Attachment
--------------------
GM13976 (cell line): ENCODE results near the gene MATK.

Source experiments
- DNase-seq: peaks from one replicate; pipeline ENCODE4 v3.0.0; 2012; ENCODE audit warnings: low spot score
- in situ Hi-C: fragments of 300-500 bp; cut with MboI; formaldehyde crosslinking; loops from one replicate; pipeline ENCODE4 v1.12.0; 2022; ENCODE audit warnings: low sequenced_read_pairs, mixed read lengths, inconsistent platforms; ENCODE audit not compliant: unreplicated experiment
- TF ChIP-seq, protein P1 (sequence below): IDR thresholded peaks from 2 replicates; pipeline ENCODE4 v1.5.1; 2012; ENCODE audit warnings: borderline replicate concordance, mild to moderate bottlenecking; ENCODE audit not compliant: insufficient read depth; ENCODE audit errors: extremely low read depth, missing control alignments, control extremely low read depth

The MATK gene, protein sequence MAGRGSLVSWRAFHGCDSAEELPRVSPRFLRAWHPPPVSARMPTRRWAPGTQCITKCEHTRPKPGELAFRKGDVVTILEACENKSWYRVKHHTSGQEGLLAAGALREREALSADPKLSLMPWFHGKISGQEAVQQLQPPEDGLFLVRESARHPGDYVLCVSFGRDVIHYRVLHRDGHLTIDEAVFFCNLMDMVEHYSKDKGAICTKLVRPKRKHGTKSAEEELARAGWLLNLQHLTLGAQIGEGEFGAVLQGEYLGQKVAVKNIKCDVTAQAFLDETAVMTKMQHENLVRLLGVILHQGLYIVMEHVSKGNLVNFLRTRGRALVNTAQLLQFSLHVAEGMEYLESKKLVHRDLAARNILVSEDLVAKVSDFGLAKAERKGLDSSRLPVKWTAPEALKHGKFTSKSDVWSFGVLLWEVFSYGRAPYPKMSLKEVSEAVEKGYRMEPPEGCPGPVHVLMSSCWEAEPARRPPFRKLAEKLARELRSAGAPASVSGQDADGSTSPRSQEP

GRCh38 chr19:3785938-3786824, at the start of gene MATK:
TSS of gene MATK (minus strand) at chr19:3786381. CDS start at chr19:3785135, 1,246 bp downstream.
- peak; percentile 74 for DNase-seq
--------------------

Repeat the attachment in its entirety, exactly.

GM13976 (cell line): ENCODE results near the gene MATK.

Source experiments
- DNase-seq: peaks from one replicate; pipeline ENCODE4 v3.0.0; 2012; ENCODE audit warnings: low spot score
- in situ Hi-C: fragments of 300-500 bp; cut with MboI; formaldehyde crosslinking; loops from one replicate; pipeline ENCODE4 v1.12.0; 2022; ENCODE audit warnings: low sequenced_read_pairs, mixed read lengths, inconsistent platforms; ENCODE audit not compliant: unreplicated experiment
- TF ChIP-seq, protein P1 (sequence below): IDR thresholded peaks from 2 replicates; pipeline ENCODE4 v1.5.1; 2012; ENCODE audit warnings: borderline replicate concordance, mild to moderate bottlenecking; ENCODE audit not compliant: insufficient read depth; ENCODE audit errors: extremely low read depth, missing control alignments, control extremely low read depth

The MATK gene, protein sequence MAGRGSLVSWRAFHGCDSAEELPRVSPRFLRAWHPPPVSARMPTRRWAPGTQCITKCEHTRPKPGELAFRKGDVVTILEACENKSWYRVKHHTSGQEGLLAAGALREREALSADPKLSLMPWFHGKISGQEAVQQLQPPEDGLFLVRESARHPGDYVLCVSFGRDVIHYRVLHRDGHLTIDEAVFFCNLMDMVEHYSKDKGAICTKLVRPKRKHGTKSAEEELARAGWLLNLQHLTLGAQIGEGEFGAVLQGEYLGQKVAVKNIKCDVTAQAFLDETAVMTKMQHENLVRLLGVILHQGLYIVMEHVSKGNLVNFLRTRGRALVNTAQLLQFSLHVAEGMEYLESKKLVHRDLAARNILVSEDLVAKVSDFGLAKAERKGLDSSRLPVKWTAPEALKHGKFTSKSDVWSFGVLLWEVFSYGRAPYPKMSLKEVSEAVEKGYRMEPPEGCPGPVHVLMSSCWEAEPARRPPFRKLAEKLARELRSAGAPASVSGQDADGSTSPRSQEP

GRCh38 chr19:3785938-3786824, at the start of gene MATK:
TSS of gene MATK (minus strand) at chr19:3786381. CDS start at chr19:3785135, 1,246 bp downstream.
- peak; percentile 74 for DNase-seq